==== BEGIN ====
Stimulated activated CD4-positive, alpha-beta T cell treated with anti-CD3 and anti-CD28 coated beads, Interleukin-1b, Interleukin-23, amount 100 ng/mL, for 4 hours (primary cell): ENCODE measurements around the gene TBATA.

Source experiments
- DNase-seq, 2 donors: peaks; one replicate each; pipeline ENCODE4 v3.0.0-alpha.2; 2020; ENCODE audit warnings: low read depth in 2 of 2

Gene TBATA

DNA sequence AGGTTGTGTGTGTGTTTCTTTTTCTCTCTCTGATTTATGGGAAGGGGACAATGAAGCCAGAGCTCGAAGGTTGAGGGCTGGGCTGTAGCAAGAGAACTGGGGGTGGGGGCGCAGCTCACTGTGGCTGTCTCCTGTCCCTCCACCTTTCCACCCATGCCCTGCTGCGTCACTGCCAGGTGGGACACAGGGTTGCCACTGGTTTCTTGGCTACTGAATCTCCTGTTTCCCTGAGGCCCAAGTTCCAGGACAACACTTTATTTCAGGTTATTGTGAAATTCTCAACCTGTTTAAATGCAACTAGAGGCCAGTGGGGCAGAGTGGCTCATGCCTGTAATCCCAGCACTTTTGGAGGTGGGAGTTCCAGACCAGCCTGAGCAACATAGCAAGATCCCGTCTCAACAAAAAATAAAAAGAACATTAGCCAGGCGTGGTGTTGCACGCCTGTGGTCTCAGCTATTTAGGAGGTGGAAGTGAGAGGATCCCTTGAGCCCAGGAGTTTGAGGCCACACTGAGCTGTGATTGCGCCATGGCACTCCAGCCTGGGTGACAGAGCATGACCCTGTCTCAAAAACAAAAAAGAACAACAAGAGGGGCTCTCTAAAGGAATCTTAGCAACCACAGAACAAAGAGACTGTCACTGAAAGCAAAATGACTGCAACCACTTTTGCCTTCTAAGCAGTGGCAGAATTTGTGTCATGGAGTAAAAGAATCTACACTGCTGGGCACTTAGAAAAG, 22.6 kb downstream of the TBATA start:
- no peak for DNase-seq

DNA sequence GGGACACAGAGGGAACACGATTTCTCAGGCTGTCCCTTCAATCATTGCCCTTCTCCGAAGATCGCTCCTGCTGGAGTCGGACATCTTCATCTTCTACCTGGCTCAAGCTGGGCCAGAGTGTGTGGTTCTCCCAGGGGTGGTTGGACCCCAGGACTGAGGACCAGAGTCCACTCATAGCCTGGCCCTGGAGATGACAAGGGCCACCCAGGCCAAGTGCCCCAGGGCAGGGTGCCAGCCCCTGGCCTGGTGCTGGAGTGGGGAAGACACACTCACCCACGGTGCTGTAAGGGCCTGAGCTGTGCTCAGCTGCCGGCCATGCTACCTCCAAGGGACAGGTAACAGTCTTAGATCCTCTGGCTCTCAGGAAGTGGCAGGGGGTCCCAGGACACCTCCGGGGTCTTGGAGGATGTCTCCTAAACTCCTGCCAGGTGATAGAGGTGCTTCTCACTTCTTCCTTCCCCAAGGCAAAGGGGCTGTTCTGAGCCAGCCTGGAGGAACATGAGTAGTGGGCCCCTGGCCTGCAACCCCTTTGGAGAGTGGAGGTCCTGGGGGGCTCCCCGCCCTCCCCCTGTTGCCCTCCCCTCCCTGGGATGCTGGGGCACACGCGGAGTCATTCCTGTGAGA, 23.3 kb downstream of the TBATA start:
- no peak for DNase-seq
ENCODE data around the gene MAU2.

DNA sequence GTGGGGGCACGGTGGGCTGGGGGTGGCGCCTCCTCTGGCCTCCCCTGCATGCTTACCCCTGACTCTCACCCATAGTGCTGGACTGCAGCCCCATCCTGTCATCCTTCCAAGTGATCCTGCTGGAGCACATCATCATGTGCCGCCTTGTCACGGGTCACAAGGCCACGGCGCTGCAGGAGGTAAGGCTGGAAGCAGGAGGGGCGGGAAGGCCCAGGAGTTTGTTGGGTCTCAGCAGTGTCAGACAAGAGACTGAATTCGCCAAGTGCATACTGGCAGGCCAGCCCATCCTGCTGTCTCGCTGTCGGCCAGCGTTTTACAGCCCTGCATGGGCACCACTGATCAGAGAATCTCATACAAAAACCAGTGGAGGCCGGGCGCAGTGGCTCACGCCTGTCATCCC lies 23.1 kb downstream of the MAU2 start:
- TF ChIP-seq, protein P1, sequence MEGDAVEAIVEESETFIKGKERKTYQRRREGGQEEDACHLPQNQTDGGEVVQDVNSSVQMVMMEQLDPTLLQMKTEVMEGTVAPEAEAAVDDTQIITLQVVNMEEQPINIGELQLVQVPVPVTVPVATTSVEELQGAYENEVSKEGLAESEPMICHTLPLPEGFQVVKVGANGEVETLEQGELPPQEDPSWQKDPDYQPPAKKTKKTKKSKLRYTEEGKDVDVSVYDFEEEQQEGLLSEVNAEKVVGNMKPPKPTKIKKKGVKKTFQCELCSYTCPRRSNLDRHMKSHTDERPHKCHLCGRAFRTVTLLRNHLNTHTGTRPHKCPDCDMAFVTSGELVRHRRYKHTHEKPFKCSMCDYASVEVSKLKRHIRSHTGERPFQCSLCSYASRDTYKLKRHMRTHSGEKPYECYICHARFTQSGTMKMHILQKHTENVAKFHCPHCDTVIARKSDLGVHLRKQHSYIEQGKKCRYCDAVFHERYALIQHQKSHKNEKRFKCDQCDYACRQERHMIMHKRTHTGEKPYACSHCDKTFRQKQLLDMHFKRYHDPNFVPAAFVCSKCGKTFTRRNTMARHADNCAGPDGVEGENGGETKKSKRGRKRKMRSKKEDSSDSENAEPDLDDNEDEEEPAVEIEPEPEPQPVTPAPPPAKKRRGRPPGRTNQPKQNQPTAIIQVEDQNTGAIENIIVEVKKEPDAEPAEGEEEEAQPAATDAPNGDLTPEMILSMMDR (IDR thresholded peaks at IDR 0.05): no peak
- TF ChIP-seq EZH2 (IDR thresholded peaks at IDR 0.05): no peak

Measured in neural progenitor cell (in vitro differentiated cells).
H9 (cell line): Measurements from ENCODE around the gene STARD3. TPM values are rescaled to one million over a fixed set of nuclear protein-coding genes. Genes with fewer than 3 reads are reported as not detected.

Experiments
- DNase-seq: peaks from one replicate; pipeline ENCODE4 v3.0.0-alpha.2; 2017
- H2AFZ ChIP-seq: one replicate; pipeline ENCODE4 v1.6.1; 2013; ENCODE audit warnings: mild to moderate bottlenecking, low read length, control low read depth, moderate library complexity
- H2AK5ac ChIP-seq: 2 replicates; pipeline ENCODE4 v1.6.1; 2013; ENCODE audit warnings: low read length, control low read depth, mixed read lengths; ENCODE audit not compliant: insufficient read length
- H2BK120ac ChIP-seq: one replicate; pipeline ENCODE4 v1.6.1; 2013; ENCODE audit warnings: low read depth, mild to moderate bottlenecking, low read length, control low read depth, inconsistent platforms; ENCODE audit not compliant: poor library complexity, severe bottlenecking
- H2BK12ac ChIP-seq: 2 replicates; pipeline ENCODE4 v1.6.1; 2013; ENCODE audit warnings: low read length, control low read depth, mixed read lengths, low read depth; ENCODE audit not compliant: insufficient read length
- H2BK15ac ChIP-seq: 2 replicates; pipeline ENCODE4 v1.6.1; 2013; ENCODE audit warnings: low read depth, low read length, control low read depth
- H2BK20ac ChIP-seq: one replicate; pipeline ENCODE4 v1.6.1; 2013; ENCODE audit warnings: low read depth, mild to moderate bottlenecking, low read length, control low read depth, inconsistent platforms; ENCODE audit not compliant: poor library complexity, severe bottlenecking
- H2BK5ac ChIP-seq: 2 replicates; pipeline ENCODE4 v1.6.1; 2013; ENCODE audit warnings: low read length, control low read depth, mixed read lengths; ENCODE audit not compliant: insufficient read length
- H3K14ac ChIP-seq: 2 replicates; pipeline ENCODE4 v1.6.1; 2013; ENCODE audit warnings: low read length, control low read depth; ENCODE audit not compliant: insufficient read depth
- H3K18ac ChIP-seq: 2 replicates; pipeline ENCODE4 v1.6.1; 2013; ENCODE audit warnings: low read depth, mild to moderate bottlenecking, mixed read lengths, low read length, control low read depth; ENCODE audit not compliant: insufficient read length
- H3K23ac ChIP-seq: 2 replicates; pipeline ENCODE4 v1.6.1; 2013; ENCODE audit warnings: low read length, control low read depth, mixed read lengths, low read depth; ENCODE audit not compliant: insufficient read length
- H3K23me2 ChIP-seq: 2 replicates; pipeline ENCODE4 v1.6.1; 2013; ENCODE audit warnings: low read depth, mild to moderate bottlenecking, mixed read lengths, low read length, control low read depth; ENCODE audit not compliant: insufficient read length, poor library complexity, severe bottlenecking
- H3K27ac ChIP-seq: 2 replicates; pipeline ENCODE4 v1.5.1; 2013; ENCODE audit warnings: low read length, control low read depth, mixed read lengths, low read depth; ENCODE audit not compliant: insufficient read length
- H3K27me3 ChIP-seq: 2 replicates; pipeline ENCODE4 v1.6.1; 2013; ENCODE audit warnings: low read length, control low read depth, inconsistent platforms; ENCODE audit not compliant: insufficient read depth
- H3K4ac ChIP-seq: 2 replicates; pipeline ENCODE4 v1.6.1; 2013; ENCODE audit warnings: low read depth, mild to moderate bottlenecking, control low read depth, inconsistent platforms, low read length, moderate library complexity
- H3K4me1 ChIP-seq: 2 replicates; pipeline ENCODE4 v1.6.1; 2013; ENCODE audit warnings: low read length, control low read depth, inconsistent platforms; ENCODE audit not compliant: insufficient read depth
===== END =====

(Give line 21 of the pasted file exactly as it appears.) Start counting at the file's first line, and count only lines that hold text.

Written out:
- H2BK15ac ChIP-seq: 2 replicates; pipeline ENCODE4 v1.6.1; 2013; ENCODE audit warnings: low read depth, low read length, control low read depth